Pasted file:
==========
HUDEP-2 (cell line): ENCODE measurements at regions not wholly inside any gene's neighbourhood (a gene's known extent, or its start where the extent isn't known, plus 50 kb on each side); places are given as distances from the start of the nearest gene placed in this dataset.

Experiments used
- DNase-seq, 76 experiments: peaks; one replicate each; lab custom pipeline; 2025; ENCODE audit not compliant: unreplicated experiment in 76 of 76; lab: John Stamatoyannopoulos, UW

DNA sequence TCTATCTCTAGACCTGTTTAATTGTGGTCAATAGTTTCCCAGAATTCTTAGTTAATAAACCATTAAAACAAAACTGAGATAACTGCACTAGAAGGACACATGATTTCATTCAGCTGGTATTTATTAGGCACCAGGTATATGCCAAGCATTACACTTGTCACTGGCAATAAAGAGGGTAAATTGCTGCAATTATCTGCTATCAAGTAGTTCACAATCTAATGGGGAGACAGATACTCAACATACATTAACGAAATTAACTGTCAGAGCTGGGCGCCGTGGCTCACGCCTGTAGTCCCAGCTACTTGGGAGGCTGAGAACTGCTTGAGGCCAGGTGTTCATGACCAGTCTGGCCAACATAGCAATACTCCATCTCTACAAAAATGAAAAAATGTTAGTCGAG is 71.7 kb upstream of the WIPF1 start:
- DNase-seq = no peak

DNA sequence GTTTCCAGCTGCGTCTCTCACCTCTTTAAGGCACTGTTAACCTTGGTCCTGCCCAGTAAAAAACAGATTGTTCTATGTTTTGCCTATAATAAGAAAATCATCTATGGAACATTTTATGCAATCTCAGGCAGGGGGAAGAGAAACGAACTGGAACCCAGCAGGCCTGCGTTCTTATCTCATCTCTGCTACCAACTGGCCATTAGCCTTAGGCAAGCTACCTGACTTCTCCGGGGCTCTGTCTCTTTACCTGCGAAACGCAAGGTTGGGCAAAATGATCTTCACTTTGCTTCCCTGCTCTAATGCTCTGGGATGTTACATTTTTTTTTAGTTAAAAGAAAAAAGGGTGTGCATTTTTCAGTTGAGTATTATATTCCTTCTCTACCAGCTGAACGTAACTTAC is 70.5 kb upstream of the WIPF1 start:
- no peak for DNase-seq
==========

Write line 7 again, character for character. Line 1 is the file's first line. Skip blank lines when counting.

- no peak for DNase-seq